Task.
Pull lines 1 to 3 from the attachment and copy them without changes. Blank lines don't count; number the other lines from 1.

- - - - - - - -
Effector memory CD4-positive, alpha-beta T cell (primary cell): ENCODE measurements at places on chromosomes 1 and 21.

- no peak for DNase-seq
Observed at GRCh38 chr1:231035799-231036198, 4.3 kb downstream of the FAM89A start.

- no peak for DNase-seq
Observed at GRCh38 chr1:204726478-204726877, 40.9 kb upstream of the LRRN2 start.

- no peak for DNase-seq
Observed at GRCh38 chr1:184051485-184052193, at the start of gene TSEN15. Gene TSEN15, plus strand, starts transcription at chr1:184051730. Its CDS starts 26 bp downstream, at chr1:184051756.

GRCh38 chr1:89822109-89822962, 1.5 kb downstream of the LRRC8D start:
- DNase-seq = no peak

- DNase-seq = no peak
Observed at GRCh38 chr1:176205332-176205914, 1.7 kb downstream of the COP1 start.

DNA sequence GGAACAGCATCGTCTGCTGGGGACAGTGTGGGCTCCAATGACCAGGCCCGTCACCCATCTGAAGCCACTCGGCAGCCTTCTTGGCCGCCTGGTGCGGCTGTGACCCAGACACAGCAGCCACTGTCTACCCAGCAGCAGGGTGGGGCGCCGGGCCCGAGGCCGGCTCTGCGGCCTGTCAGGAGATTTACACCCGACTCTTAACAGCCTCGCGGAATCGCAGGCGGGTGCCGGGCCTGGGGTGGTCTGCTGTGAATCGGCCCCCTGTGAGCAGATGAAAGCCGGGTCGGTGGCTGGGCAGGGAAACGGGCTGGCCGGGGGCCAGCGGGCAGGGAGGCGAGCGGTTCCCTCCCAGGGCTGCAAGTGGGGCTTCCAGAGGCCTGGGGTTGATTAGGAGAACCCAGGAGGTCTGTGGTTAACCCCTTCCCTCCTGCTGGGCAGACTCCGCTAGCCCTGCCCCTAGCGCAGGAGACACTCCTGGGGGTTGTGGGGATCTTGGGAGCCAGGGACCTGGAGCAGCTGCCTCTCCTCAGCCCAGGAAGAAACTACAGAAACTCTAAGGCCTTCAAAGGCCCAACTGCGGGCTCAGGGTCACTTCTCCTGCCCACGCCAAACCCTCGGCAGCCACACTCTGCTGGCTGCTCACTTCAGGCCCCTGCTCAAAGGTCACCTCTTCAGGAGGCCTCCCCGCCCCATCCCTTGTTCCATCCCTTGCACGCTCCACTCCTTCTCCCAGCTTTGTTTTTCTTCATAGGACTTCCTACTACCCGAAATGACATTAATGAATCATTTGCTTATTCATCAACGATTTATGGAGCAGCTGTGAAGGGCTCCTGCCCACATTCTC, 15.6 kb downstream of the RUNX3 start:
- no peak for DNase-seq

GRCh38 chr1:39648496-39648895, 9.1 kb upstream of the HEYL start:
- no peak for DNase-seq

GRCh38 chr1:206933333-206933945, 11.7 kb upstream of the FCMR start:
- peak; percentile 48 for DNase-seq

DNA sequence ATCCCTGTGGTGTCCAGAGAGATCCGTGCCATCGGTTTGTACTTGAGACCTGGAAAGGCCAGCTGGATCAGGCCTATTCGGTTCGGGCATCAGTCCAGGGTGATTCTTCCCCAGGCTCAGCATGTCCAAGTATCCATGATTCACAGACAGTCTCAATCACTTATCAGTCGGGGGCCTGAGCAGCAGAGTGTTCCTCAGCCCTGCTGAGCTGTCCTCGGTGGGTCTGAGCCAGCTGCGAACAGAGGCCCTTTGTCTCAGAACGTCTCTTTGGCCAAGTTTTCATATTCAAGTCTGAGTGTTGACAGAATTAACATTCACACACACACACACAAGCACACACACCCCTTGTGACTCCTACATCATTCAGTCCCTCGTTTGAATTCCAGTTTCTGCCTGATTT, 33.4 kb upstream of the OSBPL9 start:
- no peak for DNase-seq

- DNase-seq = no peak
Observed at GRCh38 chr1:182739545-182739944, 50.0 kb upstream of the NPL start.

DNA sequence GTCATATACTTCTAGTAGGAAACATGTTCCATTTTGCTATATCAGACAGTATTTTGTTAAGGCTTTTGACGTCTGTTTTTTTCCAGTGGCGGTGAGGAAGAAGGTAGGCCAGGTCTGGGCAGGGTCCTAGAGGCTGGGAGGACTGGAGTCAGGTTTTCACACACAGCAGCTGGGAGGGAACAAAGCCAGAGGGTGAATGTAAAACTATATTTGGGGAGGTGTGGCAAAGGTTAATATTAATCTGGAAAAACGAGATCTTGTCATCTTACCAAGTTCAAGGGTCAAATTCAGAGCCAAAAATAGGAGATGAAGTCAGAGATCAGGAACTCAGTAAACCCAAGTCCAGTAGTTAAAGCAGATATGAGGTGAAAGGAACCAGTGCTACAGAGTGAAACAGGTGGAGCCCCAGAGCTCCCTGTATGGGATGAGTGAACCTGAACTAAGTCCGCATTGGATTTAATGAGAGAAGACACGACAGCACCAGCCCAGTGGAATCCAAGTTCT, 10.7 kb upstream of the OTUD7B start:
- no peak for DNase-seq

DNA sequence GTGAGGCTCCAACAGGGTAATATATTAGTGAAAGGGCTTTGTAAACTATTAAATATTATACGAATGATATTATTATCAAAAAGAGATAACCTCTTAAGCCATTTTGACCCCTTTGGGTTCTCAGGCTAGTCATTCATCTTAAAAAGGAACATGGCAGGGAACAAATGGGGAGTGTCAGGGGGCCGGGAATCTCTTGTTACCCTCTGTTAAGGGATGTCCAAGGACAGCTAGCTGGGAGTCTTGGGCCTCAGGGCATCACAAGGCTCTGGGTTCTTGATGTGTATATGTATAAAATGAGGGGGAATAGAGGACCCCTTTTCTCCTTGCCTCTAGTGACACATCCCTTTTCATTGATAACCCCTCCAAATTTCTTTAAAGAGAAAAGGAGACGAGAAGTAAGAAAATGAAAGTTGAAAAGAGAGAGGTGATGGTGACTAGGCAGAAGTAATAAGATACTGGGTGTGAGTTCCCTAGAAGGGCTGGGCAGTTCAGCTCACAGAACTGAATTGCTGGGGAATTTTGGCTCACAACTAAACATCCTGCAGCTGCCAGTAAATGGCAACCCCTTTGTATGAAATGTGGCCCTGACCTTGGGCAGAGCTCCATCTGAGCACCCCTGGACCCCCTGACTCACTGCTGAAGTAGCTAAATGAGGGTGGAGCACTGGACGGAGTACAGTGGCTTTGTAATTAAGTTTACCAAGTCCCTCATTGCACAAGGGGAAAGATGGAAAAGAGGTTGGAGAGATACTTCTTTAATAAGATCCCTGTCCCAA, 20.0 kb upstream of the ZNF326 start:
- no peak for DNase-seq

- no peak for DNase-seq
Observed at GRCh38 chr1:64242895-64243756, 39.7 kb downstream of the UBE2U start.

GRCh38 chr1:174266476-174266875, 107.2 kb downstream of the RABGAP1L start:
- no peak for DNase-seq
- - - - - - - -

Effector memory CD4-positive, alpha-beta T cell (primary cell): ENCODE measurements at places on chromosomes 1 and 21.

- no peak for DNase-seq
Observed at GRCh38 chr1:231035799-231036198, 4.3 kb downstream of the FAM89A start.